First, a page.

Crypto exchange Fiatusdt leaked trove of users KYC data

The database was exposed due to a misconfigured AWS S3 bucket.

The server was exposed to the public without any password or security authentication, allowing access to tens of thousands of passport and ID card copies.

In recent news, Jeremiah Fowler of Website Planet discovered an exposed database belonging to the online currency exchange platform, Fiatusdt. The database contained cryptocurrency sales records, including customer names, bank account numbers, purchase and sales records, and other sensitive information.

Online currency exchanges are internet-based platforms that facilitate the transfer of currencies for distribution in a stable, centralized setting between countries or companies. Like their physical counterparts, online currency exchanges make money by charging a nominal fee and/or through the bid-ask spread in a currency.

Amongst the exposed information were Know Your Customer (KYC) compliance records and identification images, which were particularly concerning as they contained sensitive information that proved the identity of customers.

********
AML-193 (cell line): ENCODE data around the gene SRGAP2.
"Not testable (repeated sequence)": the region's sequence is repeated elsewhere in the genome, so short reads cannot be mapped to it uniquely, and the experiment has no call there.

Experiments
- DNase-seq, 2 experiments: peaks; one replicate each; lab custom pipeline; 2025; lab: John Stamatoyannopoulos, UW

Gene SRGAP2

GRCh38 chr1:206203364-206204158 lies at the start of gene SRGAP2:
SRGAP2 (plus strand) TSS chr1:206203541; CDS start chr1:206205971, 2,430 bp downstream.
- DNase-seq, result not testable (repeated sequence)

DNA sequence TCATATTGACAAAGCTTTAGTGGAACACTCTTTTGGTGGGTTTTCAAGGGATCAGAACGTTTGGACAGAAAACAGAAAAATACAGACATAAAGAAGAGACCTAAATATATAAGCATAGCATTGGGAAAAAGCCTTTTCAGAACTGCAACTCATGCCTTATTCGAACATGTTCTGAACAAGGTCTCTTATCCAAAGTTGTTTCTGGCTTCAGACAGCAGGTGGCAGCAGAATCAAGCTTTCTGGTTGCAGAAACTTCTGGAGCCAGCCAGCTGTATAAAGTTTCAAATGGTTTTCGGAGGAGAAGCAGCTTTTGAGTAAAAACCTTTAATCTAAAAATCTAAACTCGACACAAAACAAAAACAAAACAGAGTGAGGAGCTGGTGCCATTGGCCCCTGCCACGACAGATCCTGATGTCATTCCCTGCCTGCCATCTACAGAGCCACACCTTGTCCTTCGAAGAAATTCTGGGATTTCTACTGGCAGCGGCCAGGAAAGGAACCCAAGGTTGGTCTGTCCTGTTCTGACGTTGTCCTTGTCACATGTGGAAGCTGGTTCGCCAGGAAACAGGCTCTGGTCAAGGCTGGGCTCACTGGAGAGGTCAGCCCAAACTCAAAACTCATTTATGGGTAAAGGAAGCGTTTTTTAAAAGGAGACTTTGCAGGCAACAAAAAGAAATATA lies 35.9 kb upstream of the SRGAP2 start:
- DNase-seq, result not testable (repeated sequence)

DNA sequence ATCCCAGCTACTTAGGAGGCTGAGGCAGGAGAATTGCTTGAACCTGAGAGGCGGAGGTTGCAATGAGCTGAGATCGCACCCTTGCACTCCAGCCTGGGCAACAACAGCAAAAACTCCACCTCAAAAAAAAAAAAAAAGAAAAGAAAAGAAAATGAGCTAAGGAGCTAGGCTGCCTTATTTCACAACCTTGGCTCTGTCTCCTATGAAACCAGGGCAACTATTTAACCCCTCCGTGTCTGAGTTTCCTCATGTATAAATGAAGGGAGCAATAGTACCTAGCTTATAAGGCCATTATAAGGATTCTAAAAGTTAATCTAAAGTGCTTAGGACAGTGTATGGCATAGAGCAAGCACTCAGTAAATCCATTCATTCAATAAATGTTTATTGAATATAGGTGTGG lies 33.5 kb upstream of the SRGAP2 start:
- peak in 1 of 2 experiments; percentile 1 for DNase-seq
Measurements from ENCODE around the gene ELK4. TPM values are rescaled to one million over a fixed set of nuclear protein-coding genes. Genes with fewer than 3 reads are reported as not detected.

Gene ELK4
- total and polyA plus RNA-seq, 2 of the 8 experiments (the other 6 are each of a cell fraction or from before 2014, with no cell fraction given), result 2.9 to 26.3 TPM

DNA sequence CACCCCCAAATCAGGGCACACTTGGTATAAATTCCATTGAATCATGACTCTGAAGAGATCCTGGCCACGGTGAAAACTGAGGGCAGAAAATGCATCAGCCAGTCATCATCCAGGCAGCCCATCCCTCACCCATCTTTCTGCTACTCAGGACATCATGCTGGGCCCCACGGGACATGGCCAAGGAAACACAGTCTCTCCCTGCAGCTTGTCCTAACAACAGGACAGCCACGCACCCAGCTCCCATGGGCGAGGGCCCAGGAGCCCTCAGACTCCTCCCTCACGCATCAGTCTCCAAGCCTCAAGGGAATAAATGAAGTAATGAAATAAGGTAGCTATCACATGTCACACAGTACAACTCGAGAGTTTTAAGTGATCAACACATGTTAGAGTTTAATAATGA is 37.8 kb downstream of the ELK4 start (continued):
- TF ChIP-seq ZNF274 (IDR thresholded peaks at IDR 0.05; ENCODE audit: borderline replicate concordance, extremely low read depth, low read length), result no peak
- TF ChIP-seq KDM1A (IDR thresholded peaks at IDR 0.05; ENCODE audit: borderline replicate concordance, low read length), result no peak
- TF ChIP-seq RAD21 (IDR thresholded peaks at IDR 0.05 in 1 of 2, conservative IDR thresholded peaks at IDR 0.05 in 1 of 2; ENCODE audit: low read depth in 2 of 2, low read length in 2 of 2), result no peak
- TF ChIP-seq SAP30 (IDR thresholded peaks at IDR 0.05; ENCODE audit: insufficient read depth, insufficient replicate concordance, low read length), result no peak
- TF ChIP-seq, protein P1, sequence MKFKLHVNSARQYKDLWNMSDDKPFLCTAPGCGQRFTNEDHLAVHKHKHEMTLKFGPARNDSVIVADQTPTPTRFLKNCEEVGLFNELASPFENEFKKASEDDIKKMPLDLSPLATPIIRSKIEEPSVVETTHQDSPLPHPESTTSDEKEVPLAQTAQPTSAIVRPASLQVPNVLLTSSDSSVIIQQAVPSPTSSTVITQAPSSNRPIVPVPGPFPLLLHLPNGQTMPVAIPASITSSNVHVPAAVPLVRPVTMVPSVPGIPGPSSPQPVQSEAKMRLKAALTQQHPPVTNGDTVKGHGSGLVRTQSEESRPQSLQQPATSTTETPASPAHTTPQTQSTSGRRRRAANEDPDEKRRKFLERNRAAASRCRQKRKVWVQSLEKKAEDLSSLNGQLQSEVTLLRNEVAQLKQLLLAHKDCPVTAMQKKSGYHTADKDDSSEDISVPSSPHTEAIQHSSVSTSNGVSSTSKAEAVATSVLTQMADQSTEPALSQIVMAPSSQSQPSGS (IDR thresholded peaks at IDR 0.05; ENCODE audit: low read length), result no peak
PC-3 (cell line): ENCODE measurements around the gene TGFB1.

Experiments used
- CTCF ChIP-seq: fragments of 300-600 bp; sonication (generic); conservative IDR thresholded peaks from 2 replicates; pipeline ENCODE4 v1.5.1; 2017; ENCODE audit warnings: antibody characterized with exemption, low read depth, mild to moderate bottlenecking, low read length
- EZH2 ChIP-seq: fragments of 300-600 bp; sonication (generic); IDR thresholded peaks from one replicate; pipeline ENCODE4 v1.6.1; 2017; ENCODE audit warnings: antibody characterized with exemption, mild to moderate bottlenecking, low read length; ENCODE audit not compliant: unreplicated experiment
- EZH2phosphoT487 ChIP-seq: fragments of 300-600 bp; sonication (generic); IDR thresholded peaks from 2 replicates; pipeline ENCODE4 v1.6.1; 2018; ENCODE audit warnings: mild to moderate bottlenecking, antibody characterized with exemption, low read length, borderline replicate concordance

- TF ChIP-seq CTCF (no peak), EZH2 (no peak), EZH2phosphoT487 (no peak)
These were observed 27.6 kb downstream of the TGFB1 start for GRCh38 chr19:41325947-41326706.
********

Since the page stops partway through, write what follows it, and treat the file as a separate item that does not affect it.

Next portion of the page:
Fowler reported having viewed as many as 20,000 passport and identity card images. The customer ID documents appeared to belong to individuals from all over the world, including the following countries:

  1. Oman
  2. China
  3. India
  4. Malaysia
  5. Australia
  6. Indonesia
  7. Singapore and others.

According to Website Planet’s blog post, it is still unclear how many users were affected by the data leak since the total number of records could not be seen, and whether or not the exposed records were accessed by anyone before being discovered.

Publically leaked folders and one of the ID cards (Image credit: Website Planet)

The database also contained screenshots of deposit and withdrawal amounts, which exposed bank transfer records identifying customer names, account numbers, email addresses, phone numbers, and other sensitive information.

Additionally, transaction IDs and wallet addresses for transactions were present in the database.

This database was exposed due to a misconfigured AWS storage name and address, which allowed public access. This resulted in the database being open and accessible to anyone with an internet connection.

The company was notified of the breach through a responsible disclosure notice, and public access to the database was subsequently closed.

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